Congressman Billy Long Is The Latest Republican Entrant In Unpredictable Missouri Senate Race
U.S. Rep. Billy Long says he’s been underestimated before — even by his own campaign staff.
Long told a Columbia radio station earlier this year that some of his advisers in 2010 urged him not to shoot an ad in which he was featured speaking directly into the camera because they feared he would scare off people. Ultimately, Long proved his doubters wrong when he won a crowded Republican primary by a comfortable margin.
“I was supposed to come in last place,” Long told the hosts of "Wake Up Columbia" in April. “And I was a joke. People were like, ‘Oh he’s not serious, he’s just doing it for publicity.’ And I ran away with the race.”
Long will try to make lightning strike twice next August. He made his U.S. Senate bid official on Tuesday during an appearance on Tucker Carlson’s FOX News program. Long has represented Missouri’s 7th Congressional District since 2011. That area, which includes Springfield, Joplin and Branson, has one of the largest blocs of Republican voters in the state.
He’s hoping to succeed U.S. Sen. Roy Blunt, a southwest Missouri native who is not running for reelection.
“It’s probably the worst-kept secret in Missouri politics, but I’m entering the race for the United States Senate,” Long told Carlson. “I followed Roy Blunt into the House. I have his congressional seat. And I want to follow him into the Senate so I can fight back against all this craziness that’s going on — just ludicrous what they’re doing to our country.”
Long, who has been an auctioneer and worked in real estate, is hoping his folksy persona can help him stand out in an increasingly large Republican primary field that includes former Gov. Eric Greitens, Attorney General Eric Schmitt, U.S. Rep. Vicky Hartzler and attorney Mark McCloskey.
His website announced that Long plans to tour the state in a bus featuring a photograph of him wearing a cowboy hat. He named his vehicle the “Billy Bus.”
“I think you watch a lot of these roll-out videos, and they’re all the same. They all say the same thing that their advisers have told them,” Long told St. Louis Public Radio in June. “I just shoot from the hip and tell real-life stories.”
Long is close with former President Donald Trump. But he said in June that his decision to enter the race wouldn’t be contingent on the former president’s endorsement, which could make a big difference in Missouri since Trump is so popular among Republican voters.
“Some people reluctantly got on the Trump train late. And then they got off the Trump train and got back on,” Long said in June. “No one has been with him longer or stronger than I have.”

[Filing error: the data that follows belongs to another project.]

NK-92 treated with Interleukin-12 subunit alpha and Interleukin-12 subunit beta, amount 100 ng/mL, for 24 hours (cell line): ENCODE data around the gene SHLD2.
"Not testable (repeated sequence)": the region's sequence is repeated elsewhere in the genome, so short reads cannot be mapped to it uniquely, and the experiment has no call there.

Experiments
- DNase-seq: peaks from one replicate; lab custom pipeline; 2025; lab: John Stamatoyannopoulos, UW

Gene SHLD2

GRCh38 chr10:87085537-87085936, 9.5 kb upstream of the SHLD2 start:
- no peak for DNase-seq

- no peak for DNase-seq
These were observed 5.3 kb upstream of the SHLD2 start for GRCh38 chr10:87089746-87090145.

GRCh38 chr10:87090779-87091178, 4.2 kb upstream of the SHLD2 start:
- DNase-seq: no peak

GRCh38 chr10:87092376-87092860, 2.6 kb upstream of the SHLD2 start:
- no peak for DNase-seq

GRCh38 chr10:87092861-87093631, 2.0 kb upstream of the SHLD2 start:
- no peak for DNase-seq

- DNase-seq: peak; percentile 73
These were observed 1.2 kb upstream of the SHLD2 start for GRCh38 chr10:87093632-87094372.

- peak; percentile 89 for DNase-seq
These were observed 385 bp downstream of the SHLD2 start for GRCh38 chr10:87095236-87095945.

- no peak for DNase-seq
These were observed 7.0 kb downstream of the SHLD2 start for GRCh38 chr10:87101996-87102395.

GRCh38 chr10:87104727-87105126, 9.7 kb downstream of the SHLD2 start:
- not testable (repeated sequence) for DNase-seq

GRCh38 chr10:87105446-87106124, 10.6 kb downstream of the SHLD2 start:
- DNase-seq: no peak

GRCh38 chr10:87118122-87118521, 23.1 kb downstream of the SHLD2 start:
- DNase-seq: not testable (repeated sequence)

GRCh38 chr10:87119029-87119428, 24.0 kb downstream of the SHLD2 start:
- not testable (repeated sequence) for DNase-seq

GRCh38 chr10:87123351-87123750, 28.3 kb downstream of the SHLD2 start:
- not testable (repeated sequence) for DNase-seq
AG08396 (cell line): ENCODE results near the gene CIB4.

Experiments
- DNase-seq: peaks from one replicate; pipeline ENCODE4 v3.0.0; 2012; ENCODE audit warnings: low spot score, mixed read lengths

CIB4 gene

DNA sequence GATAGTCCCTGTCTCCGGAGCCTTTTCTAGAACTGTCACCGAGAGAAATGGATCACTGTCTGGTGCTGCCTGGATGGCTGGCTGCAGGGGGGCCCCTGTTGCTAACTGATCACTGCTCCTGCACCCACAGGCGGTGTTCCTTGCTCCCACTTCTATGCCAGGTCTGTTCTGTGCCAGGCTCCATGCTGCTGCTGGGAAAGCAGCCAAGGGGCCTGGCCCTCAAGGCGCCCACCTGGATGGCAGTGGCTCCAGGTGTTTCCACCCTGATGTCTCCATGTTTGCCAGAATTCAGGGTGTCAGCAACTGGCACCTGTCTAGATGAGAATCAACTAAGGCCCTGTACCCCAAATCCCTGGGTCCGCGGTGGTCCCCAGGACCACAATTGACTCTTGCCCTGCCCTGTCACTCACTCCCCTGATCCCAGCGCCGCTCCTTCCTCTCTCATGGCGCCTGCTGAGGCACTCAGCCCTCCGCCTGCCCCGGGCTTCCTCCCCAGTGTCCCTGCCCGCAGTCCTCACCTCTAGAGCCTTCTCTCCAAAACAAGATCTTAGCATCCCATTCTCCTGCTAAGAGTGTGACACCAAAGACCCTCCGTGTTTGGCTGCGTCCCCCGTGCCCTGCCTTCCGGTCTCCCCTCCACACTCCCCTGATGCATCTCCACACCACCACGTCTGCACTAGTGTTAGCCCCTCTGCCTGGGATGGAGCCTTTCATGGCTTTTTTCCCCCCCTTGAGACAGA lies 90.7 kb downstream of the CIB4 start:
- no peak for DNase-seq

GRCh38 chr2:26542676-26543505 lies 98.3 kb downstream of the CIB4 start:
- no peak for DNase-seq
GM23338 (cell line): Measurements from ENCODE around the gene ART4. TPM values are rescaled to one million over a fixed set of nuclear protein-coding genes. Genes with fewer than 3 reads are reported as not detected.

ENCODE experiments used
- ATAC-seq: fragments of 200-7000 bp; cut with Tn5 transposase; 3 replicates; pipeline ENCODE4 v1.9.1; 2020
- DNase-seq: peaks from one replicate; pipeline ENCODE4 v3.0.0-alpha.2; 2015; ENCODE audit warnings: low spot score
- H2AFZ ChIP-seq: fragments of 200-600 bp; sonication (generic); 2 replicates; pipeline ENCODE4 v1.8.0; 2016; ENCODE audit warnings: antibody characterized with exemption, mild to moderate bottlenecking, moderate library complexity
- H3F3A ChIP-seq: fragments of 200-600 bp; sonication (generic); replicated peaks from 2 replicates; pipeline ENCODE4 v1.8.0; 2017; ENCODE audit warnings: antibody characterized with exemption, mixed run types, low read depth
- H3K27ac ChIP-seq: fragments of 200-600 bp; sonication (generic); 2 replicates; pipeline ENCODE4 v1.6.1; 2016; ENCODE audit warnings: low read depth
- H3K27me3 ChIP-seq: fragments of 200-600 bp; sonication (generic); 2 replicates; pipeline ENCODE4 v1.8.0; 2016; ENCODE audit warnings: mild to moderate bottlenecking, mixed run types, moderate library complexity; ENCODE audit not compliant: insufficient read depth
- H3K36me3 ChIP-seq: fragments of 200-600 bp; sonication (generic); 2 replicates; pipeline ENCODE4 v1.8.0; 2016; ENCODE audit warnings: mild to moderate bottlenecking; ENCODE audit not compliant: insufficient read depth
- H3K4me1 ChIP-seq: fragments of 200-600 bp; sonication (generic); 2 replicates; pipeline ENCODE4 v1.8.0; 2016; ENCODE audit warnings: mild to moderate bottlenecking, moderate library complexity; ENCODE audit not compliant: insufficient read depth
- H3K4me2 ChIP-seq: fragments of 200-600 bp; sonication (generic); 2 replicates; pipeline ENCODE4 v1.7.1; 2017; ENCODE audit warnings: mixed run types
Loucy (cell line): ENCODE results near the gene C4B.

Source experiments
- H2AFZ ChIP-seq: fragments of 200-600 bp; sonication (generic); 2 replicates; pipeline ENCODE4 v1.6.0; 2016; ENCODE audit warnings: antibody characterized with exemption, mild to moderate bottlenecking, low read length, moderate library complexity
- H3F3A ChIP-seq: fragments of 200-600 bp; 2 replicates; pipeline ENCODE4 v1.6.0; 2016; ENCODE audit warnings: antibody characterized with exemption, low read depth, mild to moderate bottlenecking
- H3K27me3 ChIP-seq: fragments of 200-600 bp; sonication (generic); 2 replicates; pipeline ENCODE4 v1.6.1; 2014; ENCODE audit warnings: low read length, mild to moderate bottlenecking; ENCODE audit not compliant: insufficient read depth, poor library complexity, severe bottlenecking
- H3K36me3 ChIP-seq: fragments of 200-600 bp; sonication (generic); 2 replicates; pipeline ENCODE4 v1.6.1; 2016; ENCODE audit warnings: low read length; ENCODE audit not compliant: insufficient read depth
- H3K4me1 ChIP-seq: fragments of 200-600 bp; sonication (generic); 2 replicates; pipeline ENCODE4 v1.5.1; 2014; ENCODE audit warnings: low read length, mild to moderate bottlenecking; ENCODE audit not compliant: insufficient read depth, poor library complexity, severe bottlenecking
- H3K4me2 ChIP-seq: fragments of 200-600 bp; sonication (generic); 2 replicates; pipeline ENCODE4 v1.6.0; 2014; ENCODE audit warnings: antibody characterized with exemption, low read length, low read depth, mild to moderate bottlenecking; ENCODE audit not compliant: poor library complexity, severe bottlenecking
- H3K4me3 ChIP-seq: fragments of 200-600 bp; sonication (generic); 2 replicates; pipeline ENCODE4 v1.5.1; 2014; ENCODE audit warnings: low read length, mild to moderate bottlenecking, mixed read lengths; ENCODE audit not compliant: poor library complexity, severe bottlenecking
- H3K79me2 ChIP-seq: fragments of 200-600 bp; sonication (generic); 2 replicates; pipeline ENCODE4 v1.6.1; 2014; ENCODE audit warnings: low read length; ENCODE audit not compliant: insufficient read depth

Long’s announcement comes a day after U.S. Rep. Ann Wagner, R-Ballwin, announced that she would run for reelection in the 2nd Congressional District instead of running for the Senate. That leaves only one other major Republican possibility who has not decided on whether to enter the race: U.S. Rep. Jason Smith, R-Salem.
Smith, who has the most money on hand of any announced or potential contender, was in Long’s district on Tuesday meeting with attendees of the Neosho Watermelon Feed. Smith could complicate Long’s chances of winning for two reasons: Smith represents southeast Missouri, which is rivaling southwest Missouri as a GOP stronghold. And, like Long, he’s close with Trump and could receive his endorsement.
Smith has said he has no timetable for announcing his plans.
Long has hired one of Trump's key advisers, Kellyanne Conway, to help with his campaign. Greitens and Smith also have brought on people from Trump’s orbit to help with their Senate endeavors.
“Congressman Billy Long is a fighter who unequivocally supports the America First agenda,” Conway said in a statement. “He was one of the longest and the strongest supporters of President Donald J. Trump. That’s because Billy saw then what the media still refuse to see: American Exceptionalism, not American Socialism, is our destiny.”
Like Hartzler, Long will have to bump up his name recognition in parts of the state that he doesn’t represent — such as St. Louis and Kansas City. While he raised about $200,000 last quarter before he announced his Senate intentions, that’s below the hauls that Schmitt, Hartzler, McCloskey and Greitens took in. That fundraising trajectory could change now that he’s officially in the race.
Long doesn’t buy into the idea that having many candidates in the race will help a candidate like Greitens, who some Republicans fear would be a weaker general election candidate because of the scandal that brought down his governorship.
“Anyone trying to prejudge that this candidate has an advantage now or that candidate has an advantage or too many people is going to help this person or that person, there’s been many a slip between the cup and the lip,” Long said in June.
Follow Jason on Twitter: @jrosenbaum